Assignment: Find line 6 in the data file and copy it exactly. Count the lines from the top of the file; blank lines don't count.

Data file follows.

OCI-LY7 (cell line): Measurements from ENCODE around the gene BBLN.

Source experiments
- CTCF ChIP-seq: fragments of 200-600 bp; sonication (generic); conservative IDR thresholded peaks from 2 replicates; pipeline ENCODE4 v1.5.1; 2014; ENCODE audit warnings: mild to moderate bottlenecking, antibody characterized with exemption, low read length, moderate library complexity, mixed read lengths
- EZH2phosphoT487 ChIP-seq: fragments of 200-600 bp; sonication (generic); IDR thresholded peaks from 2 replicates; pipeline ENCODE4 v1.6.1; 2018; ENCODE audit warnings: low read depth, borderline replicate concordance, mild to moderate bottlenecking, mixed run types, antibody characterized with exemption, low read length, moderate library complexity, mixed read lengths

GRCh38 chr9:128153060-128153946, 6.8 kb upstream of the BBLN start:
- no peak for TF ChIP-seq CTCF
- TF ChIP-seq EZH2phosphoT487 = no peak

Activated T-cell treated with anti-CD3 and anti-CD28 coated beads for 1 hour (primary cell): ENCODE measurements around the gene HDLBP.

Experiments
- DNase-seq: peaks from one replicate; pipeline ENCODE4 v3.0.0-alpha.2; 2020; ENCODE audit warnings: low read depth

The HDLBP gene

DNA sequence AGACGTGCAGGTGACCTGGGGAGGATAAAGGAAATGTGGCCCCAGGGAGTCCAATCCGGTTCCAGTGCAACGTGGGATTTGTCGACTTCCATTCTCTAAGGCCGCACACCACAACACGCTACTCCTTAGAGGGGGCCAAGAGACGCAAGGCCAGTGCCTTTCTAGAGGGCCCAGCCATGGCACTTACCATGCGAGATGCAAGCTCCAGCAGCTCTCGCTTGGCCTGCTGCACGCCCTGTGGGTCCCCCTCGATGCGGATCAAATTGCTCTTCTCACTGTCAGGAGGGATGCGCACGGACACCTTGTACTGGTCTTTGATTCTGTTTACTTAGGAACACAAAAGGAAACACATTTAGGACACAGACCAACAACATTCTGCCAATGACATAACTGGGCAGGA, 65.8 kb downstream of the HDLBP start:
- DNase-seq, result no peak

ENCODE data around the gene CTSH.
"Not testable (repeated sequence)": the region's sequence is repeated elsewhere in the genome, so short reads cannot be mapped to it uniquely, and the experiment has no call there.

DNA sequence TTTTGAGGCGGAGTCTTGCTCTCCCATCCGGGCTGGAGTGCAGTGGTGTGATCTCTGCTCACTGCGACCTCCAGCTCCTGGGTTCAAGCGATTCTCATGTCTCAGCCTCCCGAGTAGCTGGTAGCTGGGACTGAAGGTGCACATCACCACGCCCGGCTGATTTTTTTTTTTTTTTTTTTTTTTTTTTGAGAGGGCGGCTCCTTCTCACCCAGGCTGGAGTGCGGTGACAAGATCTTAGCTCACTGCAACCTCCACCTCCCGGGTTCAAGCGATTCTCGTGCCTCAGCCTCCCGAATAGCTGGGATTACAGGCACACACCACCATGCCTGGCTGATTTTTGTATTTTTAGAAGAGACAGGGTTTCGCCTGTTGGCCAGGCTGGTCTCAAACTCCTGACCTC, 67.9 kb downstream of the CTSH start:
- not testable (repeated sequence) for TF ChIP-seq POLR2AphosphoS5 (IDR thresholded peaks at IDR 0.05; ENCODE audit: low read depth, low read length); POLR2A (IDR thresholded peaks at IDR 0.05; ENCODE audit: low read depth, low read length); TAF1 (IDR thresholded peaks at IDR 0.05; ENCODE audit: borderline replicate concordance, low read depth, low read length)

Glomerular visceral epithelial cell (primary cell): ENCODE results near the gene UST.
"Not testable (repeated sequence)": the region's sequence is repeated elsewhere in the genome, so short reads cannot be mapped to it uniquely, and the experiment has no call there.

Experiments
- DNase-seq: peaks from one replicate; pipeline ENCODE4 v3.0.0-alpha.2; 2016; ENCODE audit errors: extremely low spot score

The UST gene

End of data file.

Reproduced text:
- no peak for TF ChIP-seq CTCF